No matter what your age, even if you’re in perfect health, it’s important to see your doctor each year for an annual checkup. You can think of it like preventative maintenance – an opportunity to catch and treat illnesses or conditions early on, which improves the likelihood that treatments will be effective. Here’s a checklist that will help you make the most of your visit.
At your annual checkup, your doctor will likely ask you about your diet. There are four things that can adversely affect your health if you consume too much: salt, alcohol, sugar, and takeout or restaurant meals. Aim to keep your sugar consumption to less than 25 grams per day, limit your salt consumption to less than 1500mg per day, and avoid eating out more than three times per week. As for alcohol, men shouldn’t consume more than four ounces per day, and women should consume a maximum of three drinks per week.
Your doctor will likely perform basic bloodwork at your annual exam to check for deficiencies in certain micronutrients. These micronutrients play important roles in balancing your health and wellbeing, and they can impact everything from your mood to your weight. Of these micronutrients, vitamin B12, folic acid, magnesium, vitamin D, ferritin, and serum iron are considered the most important. It’s vital to track them yearly and remember that your “normal” levels will vary somewhat.
Heart disease is the number one killer in the United States, so having your cholesterol checked at your annual exam can help you minimize your risks. You probably already know that high cholesterol can clog your arteries and put you at high risk for a heart attack or stroke, but it’s also important to remember that low cholesterol can be just as problematic. After all, cholesterol is a building block for neurotransmitters that keep your nervous system healthy and happy. Aim for LDL cholesterol of 100mg/dL or lower, HDL cholesterol of 60mg/dL or higher, and a total cholesterol of 200mg/dL or lower.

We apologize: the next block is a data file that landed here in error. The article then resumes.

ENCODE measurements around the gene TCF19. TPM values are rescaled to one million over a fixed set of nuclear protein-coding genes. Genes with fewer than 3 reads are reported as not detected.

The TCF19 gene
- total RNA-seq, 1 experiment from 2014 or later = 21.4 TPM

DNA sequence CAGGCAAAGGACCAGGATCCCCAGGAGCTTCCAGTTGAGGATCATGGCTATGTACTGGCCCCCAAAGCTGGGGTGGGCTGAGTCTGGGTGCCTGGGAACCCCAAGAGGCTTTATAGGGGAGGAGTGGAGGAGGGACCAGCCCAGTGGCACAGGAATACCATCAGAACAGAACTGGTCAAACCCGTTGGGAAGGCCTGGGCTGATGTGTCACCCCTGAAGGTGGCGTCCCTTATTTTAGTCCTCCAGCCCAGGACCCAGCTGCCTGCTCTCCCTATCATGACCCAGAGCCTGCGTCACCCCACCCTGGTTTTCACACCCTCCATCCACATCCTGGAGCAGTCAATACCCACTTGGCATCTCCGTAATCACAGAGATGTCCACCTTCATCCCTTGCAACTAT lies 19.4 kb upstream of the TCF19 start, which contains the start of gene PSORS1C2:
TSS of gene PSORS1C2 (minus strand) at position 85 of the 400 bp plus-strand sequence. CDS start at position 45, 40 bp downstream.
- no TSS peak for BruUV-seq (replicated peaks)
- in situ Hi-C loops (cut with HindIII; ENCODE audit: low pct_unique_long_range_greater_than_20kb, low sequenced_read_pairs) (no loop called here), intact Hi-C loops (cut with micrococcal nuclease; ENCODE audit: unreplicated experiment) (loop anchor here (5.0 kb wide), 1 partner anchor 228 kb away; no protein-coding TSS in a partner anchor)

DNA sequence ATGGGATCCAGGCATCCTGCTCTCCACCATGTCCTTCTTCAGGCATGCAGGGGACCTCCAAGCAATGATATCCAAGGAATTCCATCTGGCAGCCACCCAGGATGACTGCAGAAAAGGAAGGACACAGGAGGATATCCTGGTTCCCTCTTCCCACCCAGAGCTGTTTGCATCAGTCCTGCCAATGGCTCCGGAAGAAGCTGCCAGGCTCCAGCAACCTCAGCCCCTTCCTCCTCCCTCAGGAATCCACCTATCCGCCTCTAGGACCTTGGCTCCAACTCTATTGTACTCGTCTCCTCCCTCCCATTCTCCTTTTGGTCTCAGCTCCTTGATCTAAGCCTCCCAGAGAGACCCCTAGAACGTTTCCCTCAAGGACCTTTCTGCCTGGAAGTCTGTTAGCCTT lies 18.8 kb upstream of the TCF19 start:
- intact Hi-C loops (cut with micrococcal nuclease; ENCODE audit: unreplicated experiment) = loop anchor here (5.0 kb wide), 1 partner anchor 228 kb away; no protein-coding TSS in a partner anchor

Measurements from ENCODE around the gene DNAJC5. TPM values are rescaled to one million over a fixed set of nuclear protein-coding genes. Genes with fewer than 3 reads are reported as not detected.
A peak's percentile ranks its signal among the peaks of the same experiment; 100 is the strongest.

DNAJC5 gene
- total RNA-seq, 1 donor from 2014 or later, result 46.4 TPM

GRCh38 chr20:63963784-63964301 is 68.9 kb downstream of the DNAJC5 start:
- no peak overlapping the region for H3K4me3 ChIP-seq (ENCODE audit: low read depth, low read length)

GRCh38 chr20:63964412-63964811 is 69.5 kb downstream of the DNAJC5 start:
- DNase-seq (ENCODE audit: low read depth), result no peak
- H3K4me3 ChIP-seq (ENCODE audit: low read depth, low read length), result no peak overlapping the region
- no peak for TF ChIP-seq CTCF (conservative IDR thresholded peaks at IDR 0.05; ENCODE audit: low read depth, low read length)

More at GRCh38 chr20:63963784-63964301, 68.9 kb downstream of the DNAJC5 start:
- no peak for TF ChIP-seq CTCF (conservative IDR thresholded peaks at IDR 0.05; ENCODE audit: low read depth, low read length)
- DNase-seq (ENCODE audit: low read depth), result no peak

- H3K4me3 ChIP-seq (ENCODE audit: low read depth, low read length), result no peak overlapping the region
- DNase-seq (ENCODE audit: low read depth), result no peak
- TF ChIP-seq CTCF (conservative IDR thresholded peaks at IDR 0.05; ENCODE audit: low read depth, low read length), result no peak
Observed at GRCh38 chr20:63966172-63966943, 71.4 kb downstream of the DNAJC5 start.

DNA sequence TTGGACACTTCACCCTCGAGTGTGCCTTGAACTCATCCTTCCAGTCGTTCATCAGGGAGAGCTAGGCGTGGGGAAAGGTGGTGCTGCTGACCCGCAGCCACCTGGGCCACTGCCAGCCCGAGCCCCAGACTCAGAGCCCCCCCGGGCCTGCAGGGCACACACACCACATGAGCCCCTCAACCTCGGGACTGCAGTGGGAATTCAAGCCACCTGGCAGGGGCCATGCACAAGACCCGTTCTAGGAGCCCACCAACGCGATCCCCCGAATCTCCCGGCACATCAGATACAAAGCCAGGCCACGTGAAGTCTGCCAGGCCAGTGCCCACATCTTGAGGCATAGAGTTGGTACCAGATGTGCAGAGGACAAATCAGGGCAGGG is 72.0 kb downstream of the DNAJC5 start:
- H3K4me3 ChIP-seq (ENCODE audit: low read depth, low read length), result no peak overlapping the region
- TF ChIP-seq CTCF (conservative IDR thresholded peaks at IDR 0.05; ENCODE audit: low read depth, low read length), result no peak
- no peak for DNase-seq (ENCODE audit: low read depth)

Although you normally hear it described as blood sugar, your doctor should always check your blood glucose levels during your annual exam. This assesses your risk for developing diabetes both now and in the future, and it is typically part of your standard bloodwork. There are two ways to check your blood glucose – either a measurement of hemoglobin A1C, which reflects your blood glucose over time, or fasting blood sugar. Your fasting blood sugar should be no higher than 100 and your hemoglobin A1C should be 5.6 or lower.
Chronic high blood pressure puts undue strain on your heart and blood vessels, which can weaken them over time and lead to serious conditions. Although some people experience dizziness and headaches, high blood pressure is referred to as the “silent killer” because most people experience no symptoms. Your doctor will check your blood pressure at your annual exam, and this is expressed with two numbers. The top number is your systolic blood pressure, which should range from 120 to 130, and the bottom number is your diastolic blood pressure, which should be anywhere from 80 to 90.
Thanks to numerous recent studies, doctors are now beginning to routinely test their patients for inflammation, which is one of the root causes of many serious conditions. At your annual exam, your doctor may check your C reactive protein, erythrocyte sedimentation rate, and homocysteine levels. If any of these are too high, it indicates inflammation. Not all doctors do this, so be sure to ask yours if he or she can add these tests to your lab work.
Just as men receive prostate examinations from their doctors at their annual checkups, women must also have gender-specific testing. Your doctor can order a mammogram, which is an imaging test designed to look for abnormal tissues in your breasts. You should have a mammogram annually after the age of about 40, or earlier if you have a history of breast cancer in your family.
For pelvic exams and pap (papilloma) screenings women will need to make an appointment with a specialist called a gynecologist. Although most doctors recommend these screenings every three years, annual exams are better for catching cervical cancer early, and most insurance companies will still cover annual screenings for this reason.
Aside from making an appointment for an annual checkup with your doctor and/or gynecologist, there are some other tests you should consider taking each year to protect your health and wellbeing. These include colonoscopies once you reach 50 years old and bone scans to check density for people between the ages of 60 and 65. You should also make appointments with your dermatologist, audiologist, optometrist or ophthalmologist, and dentist each year to protect your skin, hearing, sight and teeth.
Keep in mind that while an annual checkup is very important, you should always call your doctor sooner if you have any concerns about your health. Most illnesses – including things like diabetes and cancer – are more easily treated the earlier they’re caught.